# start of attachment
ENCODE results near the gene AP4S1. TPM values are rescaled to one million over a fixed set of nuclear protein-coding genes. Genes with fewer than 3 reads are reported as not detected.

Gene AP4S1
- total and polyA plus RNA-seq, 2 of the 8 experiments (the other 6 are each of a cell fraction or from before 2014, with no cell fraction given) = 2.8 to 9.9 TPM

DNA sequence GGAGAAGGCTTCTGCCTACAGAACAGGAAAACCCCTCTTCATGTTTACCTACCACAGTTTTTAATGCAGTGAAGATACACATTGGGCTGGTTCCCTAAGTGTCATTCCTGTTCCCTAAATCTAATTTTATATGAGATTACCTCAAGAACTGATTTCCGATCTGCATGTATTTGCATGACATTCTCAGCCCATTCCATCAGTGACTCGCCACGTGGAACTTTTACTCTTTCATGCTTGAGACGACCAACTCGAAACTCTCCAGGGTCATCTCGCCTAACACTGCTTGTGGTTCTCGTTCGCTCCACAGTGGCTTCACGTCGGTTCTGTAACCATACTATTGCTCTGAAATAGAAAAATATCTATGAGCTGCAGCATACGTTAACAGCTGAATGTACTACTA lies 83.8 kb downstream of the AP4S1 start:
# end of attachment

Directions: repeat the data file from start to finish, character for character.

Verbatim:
ENCODE results near the gene AP4S1. TPM values are rescaled to one million over a fixed set of nuclear protein-coding genes. Genes with fewer than 3 reads are reported as not detected.

Gene AP4S1
- total and polyA plus RNA-seq, 2 of the 8 experiments (the other 6 are each of a cell fraction or from before 2014, with no cell fraction given) = 2.8 to 9.9 TPM

DNA sequence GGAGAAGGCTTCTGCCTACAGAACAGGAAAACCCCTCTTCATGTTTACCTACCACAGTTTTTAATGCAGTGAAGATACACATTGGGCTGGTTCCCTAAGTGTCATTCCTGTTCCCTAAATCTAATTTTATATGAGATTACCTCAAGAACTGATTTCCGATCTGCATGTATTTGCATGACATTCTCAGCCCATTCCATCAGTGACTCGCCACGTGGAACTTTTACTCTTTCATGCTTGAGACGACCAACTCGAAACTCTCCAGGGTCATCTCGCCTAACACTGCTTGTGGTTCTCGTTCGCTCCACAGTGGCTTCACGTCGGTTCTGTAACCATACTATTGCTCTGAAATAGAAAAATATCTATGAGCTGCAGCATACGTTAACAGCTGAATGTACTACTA lies 83.8 kb downstream of the AP4S1 start: